alter table table2 add column id binary(16) invisible first;
alter table table2 modify column id binary(16) 
      default (UUID_TO_BIN(UUID())) invisible;
update table2 set id=uuid_to_bin(uuid());
alter table table2 add primary key(id);

So far nothing special, it was just a bit more tricky to create that invisible Primary Key.

Let’s query:

select * from table2;
+--------+-----+
| name   | age |
+--------+-----+
| mysql  |  25 |
| kenny  |  35 |
| lefred |  44 |
+--------+-----+

And now, we will insert a new record and query the table again:

insert into table2 (name, age) values ('PHP', 25);

select * from table2;
+--------+-----+
| name   | age |
+--------+-----+
| PHP    |  25 |
| mysql  |  25 |
| kenny  |  35 |
| lefred |  44 |
+--------+-----+

Mmmm.. why is PHP the first one now ?

Because the uuid() is not really sequential…

select bin_to_uuid(id), table2.* from table2;
+--------------------------------------+--------+-----+
| bin_to_uuid(id)                      | name   | age |
+--------------------------------------+--------+-----+
| 05aedcbd-5b36-11eb-94c0-c8e0eb374015 | PHP    |  25 |
| af2002e8-5b35-11eb-94c0-c8e0eb374015 | mysql  |  25 |
| af20117a-5b35-11eb-94c0-c8e0eb374015 | kenny  |  35 |
| af201296-5b35-11eb-94c0-c8e0eb374015 | lefred |  44 |
+--------------------------------------+--------+-----+

Do we have an alternative ?

Yes, if we follow the manual, we can see that the function uuid_to_bin() allows a swap flag. Let’s try it:

alter table table2 add column id binary(16) invisible first;
alter table table2 modify column id binary(16)        
                  default (UUID_TO_BIN(UUID(),1)) invisible;
update table2 set id=uuid_to_bin(uuid(),1);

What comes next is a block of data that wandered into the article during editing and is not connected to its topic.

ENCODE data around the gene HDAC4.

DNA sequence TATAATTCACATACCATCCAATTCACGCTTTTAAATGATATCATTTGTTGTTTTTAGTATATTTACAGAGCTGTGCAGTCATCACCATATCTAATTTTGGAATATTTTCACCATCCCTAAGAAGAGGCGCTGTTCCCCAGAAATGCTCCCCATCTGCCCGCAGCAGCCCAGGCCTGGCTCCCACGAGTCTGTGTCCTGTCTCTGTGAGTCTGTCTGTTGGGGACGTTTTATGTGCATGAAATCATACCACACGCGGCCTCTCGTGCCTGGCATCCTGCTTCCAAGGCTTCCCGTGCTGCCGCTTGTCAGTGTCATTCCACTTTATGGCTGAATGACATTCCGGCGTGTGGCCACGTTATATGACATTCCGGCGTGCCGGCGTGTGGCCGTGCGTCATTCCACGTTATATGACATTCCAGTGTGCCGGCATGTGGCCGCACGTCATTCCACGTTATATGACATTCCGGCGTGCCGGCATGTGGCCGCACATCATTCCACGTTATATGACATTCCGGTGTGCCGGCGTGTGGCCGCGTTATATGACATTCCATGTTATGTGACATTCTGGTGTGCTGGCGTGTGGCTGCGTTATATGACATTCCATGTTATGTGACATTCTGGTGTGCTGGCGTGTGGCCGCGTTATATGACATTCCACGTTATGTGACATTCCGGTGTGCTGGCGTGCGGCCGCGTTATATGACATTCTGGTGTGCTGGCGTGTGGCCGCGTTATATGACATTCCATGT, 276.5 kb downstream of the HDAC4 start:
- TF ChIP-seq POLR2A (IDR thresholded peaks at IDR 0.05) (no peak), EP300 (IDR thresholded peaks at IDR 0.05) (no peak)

Now every time we add a record, the insert will be sequential as expected:

select bin_to_uuid(id,1), table2.* from table2;
+--------------------------------------+--------+-----+
| bin_to_uuid(id,1)                    | name   | age |
+--------------------------------------+--------+-----+
| 5b3711eb-023c-e634-94c0-c8e0eb374015 | mysql  |  25 |
| 5b3711eb-0439-e634-94c0-c8e0eb374015 | kenny  |  35 |
| 5b3711eb-0471-e634-94c0-c8e0eb374015 | lefred |  44 |
| f9f075f4-5b37-11eb-94c0-c8e0eb374015 | PHP    |  25 |
| 60ccffda-5b38-11eb-94c0-c8e0eb374015 | PHP8   |   1 |
| 9385cc6a-5b38-11eb-94c0-c8e0eb374015 | Python |  20 |
+--------------------------------------+--------+-----+

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3 Comments

  1. One can think up use cases for invisible columns, but I wouldn’t put invisible primary key makes it impossible for users to unambiguously identify individual rows in queries, edits &c.

    • Hi Peter,

      I do agree with you that this is not the best choice but it’s a much better choice than not having one at all. You would be surprised about the amount of applications not defining Primary Keys when using InnoDB.

      So we agree that having a good Primary Key (sequential and short) is the best but in case of none, and with an application not allowing to have an extra column that can be defined as PK, the invisible column is a good choice.

      Cheers,